An avid mountain biker, Devin Tyman ’09, ’11G was originally drawn to Lehigh by photos of the trails on South Mountain. Little did he know that a few years later, he’d be leaving the university with a bachelor’s degree, a master’s degree and a mountain bike with a wooden frame that he designed himself.
Tyman, who grew up in Holliston, Mass., studied mechanical engineering as an undergraduate, with a focus on designing and manufacturing consumer products. He also worked in the woodshop and prototyping lab with Brian Slocum, manager of the design labs.
When Tyman was preparing to graduate with his B.S., Slocum invited him to stay on as a graduate assistant in the department of art, architecture and design. Tyman could continue his studies at Lehigh and keep working in the labs. He quickly accepted and started working on his master’s degree in mechanical engineering.
Once he finished his engineering coursework, Tyman enrolled in an independent study with Slocum so he could focus on a project he’d had in mind for several years. A long-time member of Lehigh’s cycling team, he wanted to design and build his own wooden bicycle frame.
Wood is an unusual material for a bicycle, and it’s not often used in engineering. But for Tyman, it added to the appeal of his project.
“A lot of people think of wood as a weak material compared to metal or composites,” he says. “But I’ve been working with it for the past six years and I know how strong it can be. I applied some of the engineering and design skills I learned to create something that a lot of people would say is not possible.”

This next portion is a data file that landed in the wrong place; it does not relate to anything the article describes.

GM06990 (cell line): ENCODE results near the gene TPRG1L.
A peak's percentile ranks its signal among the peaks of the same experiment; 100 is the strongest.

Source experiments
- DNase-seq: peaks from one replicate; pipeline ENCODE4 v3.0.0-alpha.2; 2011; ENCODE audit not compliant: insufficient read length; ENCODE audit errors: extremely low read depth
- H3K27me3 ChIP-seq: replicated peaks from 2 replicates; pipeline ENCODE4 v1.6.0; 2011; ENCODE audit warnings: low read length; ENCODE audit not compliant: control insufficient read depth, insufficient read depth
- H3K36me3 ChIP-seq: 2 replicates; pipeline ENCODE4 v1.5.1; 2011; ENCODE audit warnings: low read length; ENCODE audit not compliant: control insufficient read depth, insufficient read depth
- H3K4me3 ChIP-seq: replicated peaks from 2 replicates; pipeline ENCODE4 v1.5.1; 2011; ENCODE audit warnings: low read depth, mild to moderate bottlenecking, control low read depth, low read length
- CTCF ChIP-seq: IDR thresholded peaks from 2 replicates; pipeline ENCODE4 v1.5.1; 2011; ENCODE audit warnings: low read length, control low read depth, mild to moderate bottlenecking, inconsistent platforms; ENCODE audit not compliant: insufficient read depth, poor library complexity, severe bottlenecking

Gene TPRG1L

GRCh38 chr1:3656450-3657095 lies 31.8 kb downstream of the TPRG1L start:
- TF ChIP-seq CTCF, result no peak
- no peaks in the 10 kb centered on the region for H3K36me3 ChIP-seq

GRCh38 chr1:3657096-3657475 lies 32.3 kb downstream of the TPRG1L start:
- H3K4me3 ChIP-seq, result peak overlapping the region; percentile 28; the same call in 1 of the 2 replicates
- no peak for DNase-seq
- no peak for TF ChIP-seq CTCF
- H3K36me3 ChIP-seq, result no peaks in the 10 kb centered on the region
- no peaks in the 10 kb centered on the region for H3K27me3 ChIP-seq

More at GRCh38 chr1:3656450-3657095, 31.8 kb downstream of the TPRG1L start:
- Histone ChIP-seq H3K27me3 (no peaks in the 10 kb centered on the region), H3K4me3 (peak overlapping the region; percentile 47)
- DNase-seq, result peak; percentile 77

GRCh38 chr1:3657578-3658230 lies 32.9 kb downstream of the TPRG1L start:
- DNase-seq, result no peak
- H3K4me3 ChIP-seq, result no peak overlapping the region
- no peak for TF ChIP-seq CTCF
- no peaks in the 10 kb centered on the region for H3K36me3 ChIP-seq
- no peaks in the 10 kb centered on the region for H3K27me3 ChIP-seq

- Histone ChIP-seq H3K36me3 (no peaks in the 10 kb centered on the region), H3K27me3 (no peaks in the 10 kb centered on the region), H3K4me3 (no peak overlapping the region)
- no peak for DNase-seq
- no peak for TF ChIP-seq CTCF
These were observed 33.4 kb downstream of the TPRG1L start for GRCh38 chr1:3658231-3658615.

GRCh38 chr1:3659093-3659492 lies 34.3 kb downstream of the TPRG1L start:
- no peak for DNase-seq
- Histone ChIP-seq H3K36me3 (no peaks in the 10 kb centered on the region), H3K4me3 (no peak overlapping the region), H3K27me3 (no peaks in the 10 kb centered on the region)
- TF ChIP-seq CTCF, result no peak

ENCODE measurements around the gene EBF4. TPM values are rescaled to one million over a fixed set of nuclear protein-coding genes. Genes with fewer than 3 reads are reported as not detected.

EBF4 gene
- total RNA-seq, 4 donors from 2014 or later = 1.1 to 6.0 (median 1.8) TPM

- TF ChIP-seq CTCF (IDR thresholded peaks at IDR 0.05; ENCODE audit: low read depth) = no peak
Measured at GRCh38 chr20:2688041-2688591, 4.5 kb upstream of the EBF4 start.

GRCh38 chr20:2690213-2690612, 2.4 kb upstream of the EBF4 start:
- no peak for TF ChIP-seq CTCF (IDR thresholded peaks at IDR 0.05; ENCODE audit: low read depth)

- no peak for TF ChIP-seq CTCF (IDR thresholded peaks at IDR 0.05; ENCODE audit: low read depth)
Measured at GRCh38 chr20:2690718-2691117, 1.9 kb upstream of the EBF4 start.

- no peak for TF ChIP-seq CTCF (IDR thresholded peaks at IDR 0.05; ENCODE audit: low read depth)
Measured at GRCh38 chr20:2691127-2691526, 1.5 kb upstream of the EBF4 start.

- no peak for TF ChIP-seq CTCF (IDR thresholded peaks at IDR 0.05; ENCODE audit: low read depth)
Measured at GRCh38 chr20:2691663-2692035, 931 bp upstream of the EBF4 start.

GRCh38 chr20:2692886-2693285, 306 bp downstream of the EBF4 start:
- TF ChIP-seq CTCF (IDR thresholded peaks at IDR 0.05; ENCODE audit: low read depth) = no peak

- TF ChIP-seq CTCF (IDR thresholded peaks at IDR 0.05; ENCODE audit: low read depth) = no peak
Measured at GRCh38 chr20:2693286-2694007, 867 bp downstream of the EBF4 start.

Tyman started the project by researching the geometry of bicycles and looking at nature for shapes to incorporate in his design. After sketching a series of frames, he turned to computer-assisted design to develop a 3D model.
Then it was time to build the frame. Tyman laminated strips of hickory together and used a CNC router to sculpt the shape of the frame. The router was built by another Lehigh student, Daniel Pfautz ’07. Because he used wood, Tyman was able to carve interesting shapes and curves that wouldn’t be possible with metal.
Building the bike was an exciting experience for Tyman. He will return to Lehigh this summer to build a new bike frame that corrects some of the issues in his initial design.
“It was my first opportunity to apply the principles I’ve learned,” he says. “I learned so much more by actually building it and working with the wood than I could sitting in front of a computer with the design. I realized that doing it hands-on is really instrumental in the learning process.”
Story by Emily Groff
Posted on Monday, June 13, 2011